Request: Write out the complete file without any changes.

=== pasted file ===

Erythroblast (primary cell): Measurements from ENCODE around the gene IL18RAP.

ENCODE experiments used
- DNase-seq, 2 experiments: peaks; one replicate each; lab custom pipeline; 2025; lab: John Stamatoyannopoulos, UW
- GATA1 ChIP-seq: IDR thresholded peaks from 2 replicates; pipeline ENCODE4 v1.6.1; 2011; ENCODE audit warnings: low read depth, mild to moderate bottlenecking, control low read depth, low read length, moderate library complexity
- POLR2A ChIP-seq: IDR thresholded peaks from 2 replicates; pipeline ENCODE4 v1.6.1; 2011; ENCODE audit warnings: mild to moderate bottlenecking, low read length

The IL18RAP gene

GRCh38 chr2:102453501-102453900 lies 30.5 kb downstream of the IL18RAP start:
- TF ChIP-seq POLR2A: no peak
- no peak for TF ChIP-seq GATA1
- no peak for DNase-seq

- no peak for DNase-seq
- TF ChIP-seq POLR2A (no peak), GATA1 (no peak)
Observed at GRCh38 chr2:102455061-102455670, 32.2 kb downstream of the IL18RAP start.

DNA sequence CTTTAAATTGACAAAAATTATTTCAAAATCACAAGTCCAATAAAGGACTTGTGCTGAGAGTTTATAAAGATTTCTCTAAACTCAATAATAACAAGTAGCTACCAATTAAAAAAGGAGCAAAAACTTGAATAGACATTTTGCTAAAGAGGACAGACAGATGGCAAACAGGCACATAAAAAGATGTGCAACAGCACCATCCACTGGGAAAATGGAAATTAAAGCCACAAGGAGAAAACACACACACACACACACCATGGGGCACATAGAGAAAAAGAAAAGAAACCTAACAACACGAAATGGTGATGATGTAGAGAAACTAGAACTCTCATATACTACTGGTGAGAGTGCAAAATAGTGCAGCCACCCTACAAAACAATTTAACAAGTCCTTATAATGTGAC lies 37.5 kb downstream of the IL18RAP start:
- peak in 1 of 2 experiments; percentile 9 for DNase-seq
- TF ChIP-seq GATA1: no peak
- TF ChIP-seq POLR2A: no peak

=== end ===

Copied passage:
Erythroblast (primary cell): Measurements from ENCODE around the gene IL18RAP.

ENCODE experiments used
- DNase-seq, 2 experiments: peaks; one replicate each; lab custom pipeline; 2025; lab: John Stamatoyannopoulos, UW
- GATA1 ChIP-seq: IDR thresholded peaks from 2 replicates; pipeline ENCODE4 v1.6.1; 2011; ENCODE audit warnings: low read depth, mild to moderate bottlenecking, control low read depth, low read length, moderate library complexity
- POLR2A ChIP-seq: IDR thresholded peaks from 2 replicates; pipeline ENCODE4 v1.6.1; 2011; ENCODE audit warnings: mild to moderate bottlenecking, low read length

The IL18RAP gene

GRCh38 chr2:102453501-102453900 lies 30.5 kb downstream of the IL18RAP start:
- TF ChIP-seq POLR2A: no peak
- no peak for TF ChIP-seq GATA1
- no peak for DNase-seq

- no peak for DNase-seq
- TF ChIP-seq POLR2A (no peak), GATA1 (no peak)
Observed at GRCh38 chr2:102455061-102455670, 32.2 kb downstream of the IL18RAP start.

DNA sequence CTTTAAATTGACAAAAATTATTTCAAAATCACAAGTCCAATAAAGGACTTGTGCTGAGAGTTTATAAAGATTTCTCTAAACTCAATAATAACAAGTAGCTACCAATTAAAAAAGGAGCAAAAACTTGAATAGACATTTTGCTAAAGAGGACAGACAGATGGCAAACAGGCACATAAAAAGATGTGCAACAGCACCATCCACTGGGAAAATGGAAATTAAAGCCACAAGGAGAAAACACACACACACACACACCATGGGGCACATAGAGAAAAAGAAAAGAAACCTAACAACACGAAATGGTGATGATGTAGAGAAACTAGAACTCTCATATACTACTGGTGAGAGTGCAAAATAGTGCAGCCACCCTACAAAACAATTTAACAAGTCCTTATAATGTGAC lies 37.5 kb downstream of the IL18RAP start:
- peak in 1 of 2 experiments; percentile 9 for DNase-seq
- TF ChIP-seq GATA1: no peak
- TF ChIP-seq POLR2A: no peak